Farfetched Studios takes a look back on some of the largest changes in Google Ads over the last 5 years to prepare for the future of search.
20 years has now passed since the release of Google Ads (AdWords). By its 15th birthday Google Ads had turned into a $60 billion dollar business and their enhanced campaigns were making mobile ads a marketing standard. Back then Google Shopping was barely 3 years old and Yahoo was still a key player in the search advertising market.
Now at 20, after a rebranding, ad revenue has almost doubled for Google Ads. Yahoo has handed over the search reigns to Microsoft, mobile ads are now everywhere and free listings are back with Google Shopping. Finally, the new AI of Google and its machine learning has changed the way advertisers work with it to provide results.
Farfetched Studios takes a look at Google Ads most significant changes they have made in the past 5 years and what it may tell us about its future.
Facebook and Twitter developed their first-party targeting ad products and were running successful campaigns for almost 2 years before Google launched its “Customer Match.” This was Google’s official step into the audience market aside from its website retargeting.
This was our first introduction to affinity, in-market, interest and similar audience targeting within the Google Ads platform. In 2020 they introduced predictive audiences that are based on purchase probability that is directly powered by the all-new Google Analytics 4.
Another one of the biggest changes that came with the introduction of audiences was giving advertisers the ability to target YouTube based on users’ Google Account data. This included demographic and search behaviors of those users signed into Google. The all-new audience targeting boosted YouTube’s ad revenue and created the opportunity to combine targeting from Search and YouTube.
Keyword Match Types on the Way Out
Google has changed the way it defines close variants of search queries in the last few years and its effects have been significant. Machine learning has evolved to match users’ searches to the keywords advertisers have bought. This has forced full restructures of most advertisers accounts from the campaign level down to its ad groups and keyword development.
Then, they adopted new privacy changes and regulations to further complicate the keyword management process. In September, Google started to limit the search terms in its reports to advertisers. Only specific search queries that reach “a significant number of users” are shown.
With this expansion of close variants, advertisers have been forced to develop a negative keyword management approach to their campaigns in terms of keyword optimization. Making search term reports an even more critical tool since most advertisers have reported up to 20% or more of lost visibility on what is driving clicks in their campaigns.
Surfaces Across Google
“Surfaces Across Google” is an option limited to Google Shopping. It allows retailers to show their products organically for free on Google Images, Shopping, Lens and Search.
While pure Search campaigns in Google ads still remain, almost every other type of campaign can now automatically run ads on multiple channels. Google continues to expand where its ads can appear in and on its properties.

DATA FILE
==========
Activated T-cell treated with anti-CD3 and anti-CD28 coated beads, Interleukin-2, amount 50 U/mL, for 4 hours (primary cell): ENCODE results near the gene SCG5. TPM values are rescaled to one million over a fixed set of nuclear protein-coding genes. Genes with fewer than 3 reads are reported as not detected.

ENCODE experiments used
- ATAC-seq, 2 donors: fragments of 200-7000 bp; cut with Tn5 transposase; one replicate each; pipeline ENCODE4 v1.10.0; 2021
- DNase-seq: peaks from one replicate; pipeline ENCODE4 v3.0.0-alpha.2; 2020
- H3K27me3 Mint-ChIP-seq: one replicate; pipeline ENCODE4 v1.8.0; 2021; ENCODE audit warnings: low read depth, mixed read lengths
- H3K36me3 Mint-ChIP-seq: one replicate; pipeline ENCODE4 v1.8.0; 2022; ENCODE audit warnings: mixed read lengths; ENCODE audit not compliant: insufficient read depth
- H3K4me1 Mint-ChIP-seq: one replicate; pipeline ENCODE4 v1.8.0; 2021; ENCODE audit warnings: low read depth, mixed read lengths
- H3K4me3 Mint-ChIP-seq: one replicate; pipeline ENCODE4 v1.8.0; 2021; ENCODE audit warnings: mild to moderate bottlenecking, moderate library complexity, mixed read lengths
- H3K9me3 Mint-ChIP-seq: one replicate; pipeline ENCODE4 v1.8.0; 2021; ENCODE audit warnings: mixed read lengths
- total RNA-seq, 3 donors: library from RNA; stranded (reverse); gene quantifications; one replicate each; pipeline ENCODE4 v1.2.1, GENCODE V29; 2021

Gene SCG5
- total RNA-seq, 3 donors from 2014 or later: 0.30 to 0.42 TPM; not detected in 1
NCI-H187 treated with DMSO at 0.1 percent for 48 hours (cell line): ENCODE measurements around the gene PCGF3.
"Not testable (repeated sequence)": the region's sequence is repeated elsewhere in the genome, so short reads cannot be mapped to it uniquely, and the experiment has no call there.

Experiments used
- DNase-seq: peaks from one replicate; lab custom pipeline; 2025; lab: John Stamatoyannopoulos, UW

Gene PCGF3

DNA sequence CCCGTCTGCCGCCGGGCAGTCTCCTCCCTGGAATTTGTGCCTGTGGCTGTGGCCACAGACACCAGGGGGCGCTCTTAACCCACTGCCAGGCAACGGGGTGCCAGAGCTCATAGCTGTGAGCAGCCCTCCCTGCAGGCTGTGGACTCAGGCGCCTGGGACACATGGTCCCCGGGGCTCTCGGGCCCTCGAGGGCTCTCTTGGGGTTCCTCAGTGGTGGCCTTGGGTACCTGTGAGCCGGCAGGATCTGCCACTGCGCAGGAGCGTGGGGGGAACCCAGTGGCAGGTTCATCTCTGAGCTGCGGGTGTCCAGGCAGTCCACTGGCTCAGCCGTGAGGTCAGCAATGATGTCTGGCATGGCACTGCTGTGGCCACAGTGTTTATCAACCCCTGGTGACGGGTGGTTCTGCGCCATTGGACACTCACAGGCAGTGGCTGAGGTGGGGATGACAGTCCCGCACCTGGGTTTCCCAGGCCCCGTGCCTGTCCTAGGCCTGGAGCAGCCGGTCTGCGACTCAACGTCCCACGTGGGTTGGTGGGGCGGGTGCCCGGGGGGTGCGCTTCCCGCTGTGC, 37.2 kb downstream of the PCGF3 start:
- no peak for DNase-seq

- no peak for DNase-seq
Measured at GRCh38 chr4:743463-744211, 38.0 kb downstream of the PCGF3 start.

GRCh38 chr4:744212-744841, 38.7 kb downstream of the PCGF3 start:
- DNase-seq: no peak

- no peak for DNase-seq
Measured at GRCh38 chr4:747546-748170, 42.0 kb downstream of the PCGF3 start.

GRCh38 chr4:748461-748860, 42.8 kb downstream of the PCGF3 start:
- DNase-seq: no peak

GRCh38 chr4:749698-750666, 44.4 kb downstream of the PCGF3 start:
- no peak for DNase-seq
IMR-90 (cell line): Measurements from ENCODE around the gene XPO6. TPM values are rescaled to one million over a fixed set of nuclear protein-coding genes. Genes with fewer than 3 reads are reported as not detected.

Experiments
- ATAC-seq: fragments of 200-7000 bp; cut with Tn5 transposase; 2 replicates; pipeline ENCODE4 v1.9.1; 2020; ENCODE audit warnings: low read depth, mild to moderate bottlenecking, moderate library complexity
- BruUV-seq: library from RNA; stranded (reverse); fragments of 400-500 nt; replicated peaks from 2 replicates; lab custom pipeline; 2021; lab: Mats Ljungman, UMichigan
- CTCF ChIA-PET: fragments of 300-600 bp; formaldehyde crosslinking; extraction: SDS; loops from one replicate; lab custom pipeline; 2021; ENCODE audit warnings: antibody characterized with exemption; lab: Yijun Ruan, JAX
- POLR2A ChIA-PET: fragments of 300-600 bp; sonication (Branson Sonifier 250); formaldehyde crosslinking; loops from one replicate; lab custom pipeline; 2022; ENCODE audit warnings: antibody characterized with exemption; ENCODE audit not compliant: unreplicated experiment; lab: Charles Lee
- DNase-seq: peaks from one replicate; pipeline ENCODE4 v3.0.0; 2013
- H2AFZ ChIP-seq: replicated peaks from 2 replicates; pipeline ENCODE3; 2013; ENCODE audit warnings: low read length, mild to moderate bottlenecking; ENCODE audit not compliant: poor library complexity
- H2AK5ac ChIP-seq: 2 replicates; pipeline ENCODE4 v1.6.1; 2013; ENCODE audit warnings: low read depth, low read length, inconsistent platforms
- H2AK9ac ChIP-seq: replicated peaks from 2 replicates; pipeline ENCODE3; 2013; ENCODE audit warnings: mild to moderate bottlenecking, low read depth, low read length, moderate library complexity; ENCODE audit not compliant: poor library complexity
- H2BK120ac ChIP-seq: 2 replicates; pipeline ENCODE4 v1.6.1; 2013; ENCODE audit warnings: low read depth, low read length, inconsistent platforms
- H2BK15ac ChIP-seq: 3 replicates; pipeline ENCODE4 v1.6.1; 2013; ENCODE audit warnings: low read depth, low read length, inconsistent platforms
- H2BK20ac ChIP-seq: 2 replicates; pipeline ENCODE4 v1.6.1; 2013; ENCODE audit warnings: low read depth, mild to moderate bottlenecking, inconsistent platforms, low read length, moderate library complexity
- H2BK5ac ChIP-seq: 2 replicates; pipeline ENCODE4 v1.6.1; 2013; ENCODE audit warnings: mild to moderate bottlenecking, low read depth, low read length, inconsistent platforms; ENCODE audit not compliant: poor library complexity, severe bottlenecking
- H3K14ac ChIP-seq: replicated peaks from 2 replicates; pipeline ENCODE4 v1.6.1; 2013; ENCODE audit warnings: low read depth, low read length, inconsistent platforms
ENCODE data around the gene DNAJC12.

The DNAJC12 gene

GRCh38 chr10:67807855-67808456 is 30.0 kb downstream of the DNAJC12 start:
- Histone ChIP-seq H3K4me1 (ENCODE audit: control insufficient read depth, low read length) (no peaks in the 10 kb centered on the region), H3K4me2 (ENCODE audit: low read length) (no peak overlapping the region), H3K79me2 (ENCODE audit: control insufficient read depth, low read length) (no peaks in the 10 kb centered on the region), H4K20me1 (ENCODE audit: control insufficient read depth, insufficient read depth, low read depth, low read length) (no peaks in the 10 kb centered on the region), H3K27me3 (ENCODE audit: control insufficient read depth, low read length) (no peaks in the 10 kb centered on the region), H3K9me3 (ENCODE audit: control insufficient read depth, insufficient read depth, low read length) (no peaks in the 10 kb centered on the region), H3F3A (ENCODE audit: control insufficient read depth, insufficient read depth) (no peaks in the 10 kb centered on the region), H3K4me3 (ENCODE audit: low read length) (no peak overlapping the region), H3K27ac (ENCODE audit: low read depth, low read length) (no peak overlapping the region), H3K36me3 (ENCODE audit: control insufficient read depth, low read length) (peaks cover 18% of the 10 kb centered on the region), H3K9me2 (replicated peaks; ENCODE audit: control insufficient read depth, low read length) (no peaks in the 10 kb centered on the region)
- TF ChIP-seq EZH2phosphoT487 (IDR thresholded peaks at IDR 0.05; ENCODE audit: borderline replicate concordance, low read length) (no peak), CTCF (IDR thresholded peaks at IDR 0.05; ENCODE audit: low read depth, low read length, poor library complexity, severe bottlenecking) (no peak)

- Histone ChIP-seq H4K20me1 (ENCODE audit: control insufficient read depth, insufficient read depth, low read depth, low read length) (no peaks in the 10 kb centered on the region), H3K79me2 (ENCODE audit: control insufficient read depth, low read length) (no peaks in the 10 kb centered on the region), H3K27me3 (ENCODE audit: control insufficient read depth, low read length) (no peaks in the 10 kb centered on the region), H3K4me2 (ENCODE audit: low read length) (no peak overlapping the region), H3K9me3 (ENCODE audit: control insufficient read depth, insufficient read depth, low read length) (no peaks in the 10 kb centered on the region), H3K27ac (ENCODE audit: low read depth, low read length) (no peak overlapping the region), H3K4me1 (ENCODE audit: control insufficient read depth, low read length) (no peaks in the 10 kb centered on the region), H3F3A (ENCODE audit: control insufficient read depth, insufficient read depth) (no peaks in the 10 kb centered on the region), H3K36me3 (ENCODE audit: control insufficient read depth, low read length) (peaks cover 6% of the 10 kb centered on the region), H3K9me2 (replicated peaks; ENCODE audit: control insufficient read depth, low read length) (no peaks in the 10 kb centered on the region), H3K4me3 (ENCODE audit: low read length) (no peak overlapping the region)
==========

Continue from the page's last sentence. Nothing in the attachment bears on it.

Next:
Take a look at the different types of campaigns Google Ads has available and the channels and surfaces they run on:
- App Campaigns run on YouTube’s main feed and in-stream video. As well as Google Search, Display, AdMob and Google Play.
- Smart Campaigns run on Search, Display and Maps.
- Local Campaigns run on Search, Display, YouTube and Maps.
- Discovery Campaigns run on YouTube’s main feed, Gmail Promotions and Social Tabs and the Discover feed.
- Smart Shopping Campaigns run on Search, Display, YouTube, Shopping and Gmail.
- Showcase Shopping Ads are multi-image Shopping ads that show on Search Images, Discover and YouTube.
- Shopping Campaigns will show in Search, Images, YouTube and Discover but only when opted into Google’s Search Network.
- Buy on Google/Google Shopping enables users to buy products via Google’s Universal Checkout on Search and Shopping.
Going From Online to Offline
Online buying has skyrocketed this year with the pandemic. This increase has had a significant impact on in-store visits and sales. Local Inventory Ads have become increasingly popular among advertisers looking to promote their products in “nearby searches.”
In an attempt to combat this new consumer behavior pattern, Google added multiple new features to local campaign and inventory ads. These changes brought emphasis to “buy online and pickup in-store” options and curb-side pickup. We expect Google to continue to invest heavily in the Online to Offline market capabilities.
Farfetched Studios has been a part of the Google Partners program for over 10 years and we have evolved along with the platform. Our partnership has built a foundation with Google to which we have been given access to beta test some great new ad tools. With each new change Google challenges us to stay up to date on the latest updates and innovate for our clients. Reach out today for a comprehensive consultation on what Farfetched Studios LLC can do for you and your business.